Photo: Amalfi retrieved
The first time I heard “in an hour our Sukhois can drop bombs in Bogotá” was over a decade ago, definitely not now that the ANC is challenging President Iván Duque with the phrase; it was pre-military instruction and Bolivarian Class, in the city of Merida, where they would tell us that “if Colombia declares war on us, we’re attacking first.” I was in tenth grade and going to a public high school, the kind of places you go when your family can’t afford private education.
Bolivarian Class was, at the time, an ideological wall brought in from Russia and Cuba by Chávez after the events of 2002, a powerful and well-structured plan for indoctrination that ploughed forward like a harvester through the most important schools in the nation.
Bolivarian Class was a powerful and well-structured plan for indoctrination that ploughed forward like a harvester through the most important schools in the nation.
For starters, it was a filter to study the kids and catalog them according to their attitudes. From seventh to ninth grade, students would go through utilitarian subjects, “workshops”, where we’d learn common trades like basic construction, electricity and cooking, besides the traditional schoolwork. This other subject, though, pre-military instruction, was used by chavistas to separate potential soldiers from those who’d probably be good only as workers.
These classes dealing with historic, political and ideological induction (as well as physical training) mattered more than passing math, Spanish or biology.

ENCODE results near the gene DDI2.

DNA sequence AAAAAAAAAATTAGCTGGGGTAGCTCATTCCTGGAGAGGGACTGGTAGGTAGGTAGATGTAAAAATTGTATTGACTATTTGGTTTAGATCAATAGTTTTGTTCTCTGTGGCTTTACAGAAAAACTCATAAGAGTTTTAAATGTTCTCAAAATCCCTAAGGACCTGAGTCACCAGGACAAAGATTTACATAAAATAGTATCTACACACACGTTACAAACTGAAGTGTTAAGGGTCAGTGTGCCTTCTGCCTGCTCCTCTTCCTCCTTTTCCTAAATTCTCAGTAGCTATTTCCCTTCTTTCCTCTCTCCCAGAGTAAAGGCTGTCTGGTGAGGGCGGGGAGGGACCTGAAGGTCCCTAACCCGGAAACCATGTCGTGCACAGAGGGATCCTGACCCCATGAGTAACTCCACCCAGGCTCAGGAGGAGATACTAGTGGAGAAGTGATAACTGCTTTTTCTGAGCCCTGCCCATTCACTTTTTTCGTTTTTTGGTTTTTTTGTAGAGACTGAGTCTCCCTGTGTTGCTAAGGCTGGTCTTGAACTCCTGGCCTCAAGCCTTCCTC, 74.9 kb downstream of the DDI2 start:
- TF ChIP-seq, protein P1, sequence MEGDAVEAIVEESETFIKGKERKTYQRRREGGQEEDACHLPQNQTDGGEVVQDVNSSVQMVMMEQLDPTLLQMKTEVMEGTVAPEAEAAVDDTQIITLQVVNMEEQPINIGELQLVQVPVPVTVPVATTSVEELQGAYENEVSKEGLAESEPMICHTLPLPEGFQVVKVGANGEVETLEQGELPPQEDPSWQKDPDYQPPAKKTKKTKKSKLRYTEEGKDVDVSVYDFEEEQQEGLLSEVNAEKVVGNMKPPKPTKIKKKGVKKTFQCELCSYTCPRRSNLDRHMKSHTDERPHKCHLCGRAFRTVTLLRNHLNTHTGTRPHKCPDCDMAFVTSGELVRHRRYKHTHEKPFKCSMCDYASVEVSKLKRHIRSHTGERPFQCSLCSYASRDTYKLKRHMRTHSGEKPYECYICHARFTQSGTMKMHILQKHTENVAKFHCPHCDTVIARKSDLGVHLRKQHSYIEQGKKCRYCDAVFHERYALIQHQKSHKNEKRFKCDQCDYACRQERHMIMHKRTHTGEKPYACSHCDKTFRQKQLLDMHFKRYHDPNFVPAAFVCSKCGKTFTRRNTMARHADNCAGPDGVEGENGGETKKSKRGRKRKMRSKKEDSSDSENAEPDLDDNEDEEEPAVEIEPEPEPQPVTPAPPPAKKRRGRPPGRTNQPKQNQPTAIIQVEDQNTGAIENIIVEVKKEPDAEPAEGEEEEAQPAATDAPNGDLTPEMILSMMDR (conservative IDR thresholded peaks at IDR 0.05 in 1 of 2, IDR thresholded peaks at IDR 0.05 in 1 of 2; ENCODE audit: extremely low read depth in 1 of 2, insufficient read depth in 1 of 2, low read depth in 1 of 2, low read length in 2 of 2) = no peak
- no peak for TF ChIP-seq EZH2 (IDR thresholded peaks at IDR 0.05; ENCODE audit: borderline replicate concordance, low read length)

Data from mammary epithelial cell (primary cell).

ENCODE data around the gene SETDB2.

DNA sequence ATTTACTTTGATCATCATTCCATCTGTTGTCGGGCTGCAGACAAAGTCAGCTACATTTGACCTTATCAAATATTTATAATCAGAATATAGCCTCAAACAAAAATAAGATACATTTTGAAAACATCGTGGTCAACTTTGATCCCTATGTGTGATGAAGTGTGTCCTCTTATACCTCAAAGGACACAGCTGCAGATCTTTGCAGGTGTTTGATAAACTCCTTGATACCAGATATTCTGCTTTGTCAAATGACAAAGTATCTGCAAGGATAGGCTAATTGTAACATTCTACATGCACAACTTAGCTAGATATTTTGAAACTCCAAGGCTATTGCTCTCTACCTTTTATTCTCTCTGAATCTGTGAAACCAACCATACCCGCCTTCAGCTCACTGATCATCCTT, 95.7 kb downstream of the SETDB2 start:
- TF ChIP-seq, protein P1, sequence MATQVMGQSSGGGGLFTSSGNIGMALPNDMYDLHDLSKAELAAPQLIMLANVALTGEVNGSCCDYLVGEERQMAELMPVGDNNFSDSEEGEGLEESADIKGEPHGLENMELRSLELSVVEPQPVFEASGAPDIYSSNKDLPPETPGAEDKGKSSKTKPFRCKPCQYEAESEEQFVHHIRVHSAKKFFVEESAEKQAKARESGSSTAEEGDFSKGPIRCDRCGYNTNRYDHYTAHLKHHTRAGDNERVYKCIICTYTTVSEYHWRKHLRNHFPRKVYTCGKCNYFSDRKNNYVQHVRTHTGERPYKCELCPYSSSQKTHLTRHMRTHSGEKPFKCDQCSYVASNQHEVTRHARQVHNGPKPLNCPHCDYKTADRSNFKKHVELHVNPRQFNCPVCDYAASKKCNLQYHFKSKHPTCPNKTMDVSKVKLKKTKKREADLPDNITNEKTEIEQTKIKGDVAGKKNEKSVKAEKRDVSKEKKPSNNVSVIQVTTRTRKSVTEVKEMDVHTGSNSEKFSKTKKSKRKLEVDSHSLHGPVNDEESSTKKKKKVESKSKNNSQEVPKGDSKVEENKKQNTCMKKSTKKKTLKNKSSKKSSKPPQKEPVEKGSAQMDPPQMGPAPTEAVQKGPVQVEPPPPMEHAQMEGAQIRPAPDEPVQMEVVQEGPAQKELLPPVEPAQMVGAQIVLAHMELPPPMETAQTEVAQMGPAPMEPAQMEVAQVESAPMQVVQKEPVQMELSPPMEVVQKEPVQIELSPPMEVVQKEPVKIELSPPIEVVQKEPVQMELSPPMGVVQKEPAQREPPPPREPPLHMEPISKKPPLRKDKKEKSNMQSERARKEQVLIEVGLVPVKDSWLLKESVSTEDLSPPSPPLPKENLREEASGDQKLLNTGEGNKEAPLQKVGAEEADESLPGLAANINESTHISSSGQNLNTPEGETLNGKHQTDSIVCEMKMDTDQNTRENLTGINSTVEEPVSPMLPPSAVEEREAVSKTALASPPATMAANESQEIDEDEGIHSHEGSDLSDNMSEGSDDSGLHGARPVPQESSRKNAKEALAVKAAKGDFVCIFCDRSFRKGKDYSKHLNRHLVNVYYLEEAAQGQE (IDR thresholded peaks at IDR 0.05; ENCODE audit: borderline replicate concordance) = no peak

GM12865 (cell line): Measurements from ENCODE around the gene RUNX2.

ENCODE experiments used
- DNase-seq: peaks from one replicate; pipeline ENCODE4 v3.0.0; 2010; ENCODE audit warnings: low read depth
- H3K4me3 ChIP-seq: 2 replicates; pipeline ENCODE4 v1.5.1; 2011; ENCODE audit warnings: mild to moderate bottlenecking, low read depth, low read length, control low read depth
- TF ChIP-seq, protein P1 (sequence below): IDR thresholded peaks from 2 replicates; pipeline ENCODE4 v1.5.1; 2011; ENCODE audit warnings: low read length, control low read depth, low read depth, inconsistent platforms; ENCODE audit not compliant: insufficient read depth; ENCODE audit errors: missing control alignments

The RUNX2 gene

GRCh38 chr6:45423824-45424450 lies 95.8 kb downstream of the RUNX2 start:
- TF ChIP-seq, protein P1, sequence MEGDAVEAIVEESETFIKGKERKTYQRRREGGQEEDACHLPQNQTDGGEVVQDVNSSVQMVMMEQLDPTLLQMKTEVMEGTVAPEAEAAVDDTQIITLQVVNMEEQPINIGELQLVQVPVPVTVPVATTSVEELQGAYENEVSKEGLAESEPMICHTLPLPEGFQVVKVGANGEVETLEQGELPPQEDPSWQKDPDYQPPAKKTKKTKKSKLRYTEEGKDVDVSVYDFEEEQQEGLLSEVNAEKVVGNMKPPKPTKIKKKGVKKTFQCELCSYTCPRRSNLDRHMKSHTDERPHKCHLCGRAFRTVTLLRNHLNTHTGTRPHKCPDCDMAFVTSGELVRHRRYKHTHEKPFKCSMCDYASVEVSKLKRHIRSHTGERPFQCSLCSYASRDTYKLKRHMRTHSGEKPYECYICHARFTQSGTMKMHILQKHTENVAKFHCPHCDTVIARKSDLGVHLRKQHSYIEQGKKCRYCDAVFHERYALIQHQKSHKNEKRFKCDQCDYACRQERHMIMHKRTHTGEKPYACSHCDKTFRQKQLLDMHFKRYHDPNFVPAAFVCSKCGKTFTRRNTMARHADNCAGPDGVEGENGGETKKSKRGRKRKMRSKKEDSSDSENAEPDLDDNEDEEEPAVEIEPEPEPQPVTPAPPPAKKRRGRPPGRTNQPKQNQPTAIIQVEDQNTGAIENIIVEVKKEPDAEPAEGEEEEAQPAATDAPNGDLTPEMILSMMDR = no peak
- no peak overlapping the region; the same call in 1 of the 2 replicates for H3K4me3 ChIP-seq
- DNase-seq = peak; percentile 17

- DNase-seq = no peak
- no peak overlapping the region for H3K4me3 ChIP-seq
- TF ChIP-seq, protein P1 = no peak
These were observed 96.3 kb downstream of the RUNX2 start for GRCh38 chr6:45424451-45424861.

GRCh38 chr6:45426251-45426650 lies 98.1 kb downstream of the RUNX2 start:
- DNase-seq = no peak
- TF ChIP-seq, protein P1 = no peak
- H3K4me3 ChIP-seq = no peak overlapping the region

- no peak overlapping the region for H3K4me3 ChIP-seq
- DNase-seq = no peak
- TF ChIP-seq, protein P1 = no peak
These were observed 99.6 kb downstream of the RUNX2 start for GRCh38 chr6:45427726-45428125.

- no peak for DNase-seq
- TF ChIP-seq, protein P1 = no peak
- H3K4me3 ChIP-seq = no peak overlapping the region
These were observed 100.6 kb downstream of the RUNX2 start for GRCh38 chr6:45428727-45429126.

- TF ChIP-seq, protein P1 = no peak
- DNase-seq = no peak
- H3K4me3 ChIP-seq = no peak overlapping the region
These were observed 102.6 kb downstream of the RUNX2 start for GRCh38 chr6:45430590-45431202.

‘You Will Ride the Storm’
The main classroom was a basement with a low-rise ceiling, well-lit, with two rows of wooden desks and a small stage that would set the teacher’s heavy desk on a higher level. Behind this, a huge mural painting of Simón Bolívar would stare at all of us. To go in, you had to walk across a hall full of flags and in front of a small recess built up with boxes and glass domes where replicas of Independence War generals Vicente Campo Elías’s and José Felix Ribas’s swords lay. Unlike the rest of the classrooms (falling to pieces with not enough desks), this was a patriotic sanctuary.
Our teacher was young, charismatic and deeply chavista, and for two afternoons a week he’d tell us about the hidden magic behind Soviet dialectics, he’d explain why Cuba was still in poverty and why Venezuela was the biggest economic power in Latin America. He’d talk about the Chinese Revolution, the South American insurgencies and how Venezuelan guerrilla fighters betrayed their ideology when they left the mountains. It was the first time I heard words like Operación Cóndor, counterintelligence, civil-military union. The guy spoke about destiny a lot, about our generation’s duty to keep the pillars of Bolivarian thought in place, and defend it from the Empire’s oppression, looking to shackle us. He spoke of an apocalyptic enemy that we could never wrap around our heads, but would nevertheless make us anxious.
Every Friday afternoon we’d get military training. They taught us how to form, march and receive orders. Our instructors were cadets from the Army or people training in the reserves. We’d stand in formation under the sun for hours and jog while singing military songs.
When the instructors of Bolivarian Class came to supervise the training, they’d treat us differently, behaving like generals of their own little army, inspiring fear and respect. In my school, in tenth grade alone, we had nine classrooms with forty students each, enough to form a small battalion.
The Fields of Land Navigation
The weather was humid and cold, the fog was falling over the highland. I remember leading a small squad of teenagers with faces in green and black. We were all dirty after crawling under barbed wires in disgusting trenches two feet in the mud. We had a compass and map coordinates. I gave my squad the order to advance in a line instead of a diamond shaped formation. We heard someone shouting ahead of us, so I raised my closed fist as a signal for them to stop. I summoned one of the boys and told him to go and have a look. Behind the bushes, there was another kid covered in what seemed like blood, grabbing at his leg as if it were destroyed, yelling that he wanted to die.